Feedfeed Is Under Fire For Some Serious Allegations

It was meant to be a virtual place for people who both loved to cook and who spent time on social media. From there, Feedfeed, which started as a hashtag, grew to become what its LinkedIn page describes "the world's largest crowdsourced publication." Now, The Washington Post reports two of its ex-workers are suing the budding online food company for discrimination, because they believe what should have been a collaborative environment was instead a place of work where discrimination based on gender and race was an accepted part of office culture.

The federal discrimination lawsuit against Feedfeed's senior management was filed by Rachel Gurjar and Sahara Henry-Bohoskey, who say the company's founders, Dan and Julie Resnick, as well as its editorial and test kitchen director Jake Cohen, were at the helm of a workplace where women of color received lower salaries and were "verbally abused and retaliated against when they complained." The women also said that while opportunities existed for white staff, they had to work harder to get the positions they wanted. Gurjar, who grew up in India and went to the Culinary Institute of America, and Henry-Bohoskey, a Black woman who grew up in Japan, said they were even routinely asked to work overtime without being compensated for it; The Post says the women were eventually paid more than $30,000 worth of overtime after they left the company.

Plaintiffs have filed a discrimination lawsuit against Feedfeed senior staff

Feedfeed's founders, the Resnicks, have denied the accusations. The couple claim instead that they built up a work culture which they themselves described to The Washington Post as "creative, constructive, and dynamic." They also say that while the plaintiffs were given opportunities, they were not able to meet the company's performance expectations. In a statement, the couple further told The Post that they "are distraught that it has come to this. ... The number of falsehoods and inaccurate, misleading statements are too numerous to mention in this brief response but will be presented in a court of law." Cohen was also given a chance to respond to the allegations, to which he said: "I treated everyone at the Feedfeed equally and fairly and never demeaned or disparaged any of my co-workers in any way."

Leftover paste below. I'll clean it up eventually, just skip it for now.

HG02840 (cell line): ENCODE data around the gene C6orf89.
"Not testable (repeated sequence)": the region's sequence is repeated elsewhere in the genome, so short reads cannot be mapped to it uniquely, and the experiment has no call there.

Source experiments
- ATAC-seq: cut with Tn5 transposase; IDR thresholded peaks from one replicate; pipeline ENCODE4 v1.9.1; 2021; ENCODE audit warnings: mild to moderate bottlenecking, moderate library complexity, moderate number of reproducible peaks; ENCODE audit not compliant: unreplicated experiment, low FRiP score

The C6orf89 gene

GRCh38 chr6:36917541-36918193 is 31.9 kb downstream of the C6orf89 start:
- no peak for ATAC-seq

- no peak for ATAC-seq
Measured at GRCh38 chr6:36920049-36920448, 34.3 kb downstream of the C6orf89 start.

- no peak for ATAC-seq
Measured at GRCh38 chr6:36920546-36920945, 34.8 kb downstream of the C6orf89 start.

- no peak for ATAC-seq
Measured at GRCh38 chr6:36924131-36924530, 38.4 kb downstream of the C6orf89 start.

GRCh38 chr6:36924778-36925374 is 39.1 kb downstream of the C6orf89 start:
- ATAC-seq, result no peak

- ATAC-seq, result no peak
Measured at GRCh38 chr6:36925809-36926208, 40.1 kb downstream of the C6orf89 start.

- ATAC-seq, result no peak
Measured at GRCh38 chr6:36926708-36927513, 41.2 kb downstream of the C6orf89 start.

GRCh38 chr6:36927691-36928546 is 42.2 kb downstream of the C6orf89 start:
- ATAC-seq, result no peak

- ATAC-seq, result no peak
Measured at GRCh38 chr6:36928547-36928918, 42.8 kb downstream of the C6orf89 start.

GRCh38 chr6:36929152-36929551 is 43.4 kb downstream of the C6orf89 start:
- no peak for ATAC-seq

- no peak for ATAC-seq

While the Resnicks provided testimonials to prove their company was not what Gurjar and Henry-Bohoskey said it was, The Post spoke to former Feedfeed staff, who said the couple could be unpredictable, and as a result, their employees had felt a sense of instability in the workplace.

Gurjar and Henry-Bohoskey's lawyer Susan Crumiller told The Post in an email: "I don't believe that the Resnicks necessarily set out to create a racist caste system in their company. But it is what they did, because they didn't care to try not to."

Feedfeed is not the first food media company to be called out

Unfortunately, if Gurjar and Henry-Bohoskey's allegations turn out to be true, their case wouldn't be the first time racism and sexism reared its ugly heads within food media specifically, and in the food industry as a whole. In 2020, Bon Appétit lost its editor in cheif, Adam Rapoport, after it was revealed that the publication had a toxic work culture which only paid lip service to diversity and inclusion.

Business Insider revealed that Rapoport had treated his assistant Ryan Walker-Hartshorn, a Stanford graduate and the only Black woman on his staff, in her own words, "like the help", and that on the whole, Bon Appétit treated people of color as beneath its white employees. One contributor, Priya Krishna, even revealed at the time that "Bon Appétit is an unbelievably hard place to work at as a person of color, and even harder for Black staffers. That became clear to me almost immediately when I was brought on as a contributing writer in 2018. It's why I've never been interested in going on staff."

Chef Kwame Onwuachi calls on the industry to improve

In a personal reflection for Food & Wine, James Beard awardee, chef, and author Kwame Onwuachi says he sees microagressions in his kitchen and in the resturant industry every day. He calls out to restaurants and the food media to take up the mantle in "making the minority feel included in this vast and diverse industry." To him, inclusivity "means hiring more people of color to review, patronizing more restaurants run by up-and-coming chefs of color, hiring and investing in people from all walks of life, and celebrating different cultures in a genuine way."

He adds: "We have worked so hard to get out of the kitchen, and now it's time to do whatever it takes to get back in and be recognized for it. In the meantime, all that we can do is continue to sign our names on the invoices, nod, smile, and hope that one day we will be recognized not only for the color of our skin, but for the talent in our bones, the skills honed throughout the years, and the dedication it takes to be able to stand at the head of the pass."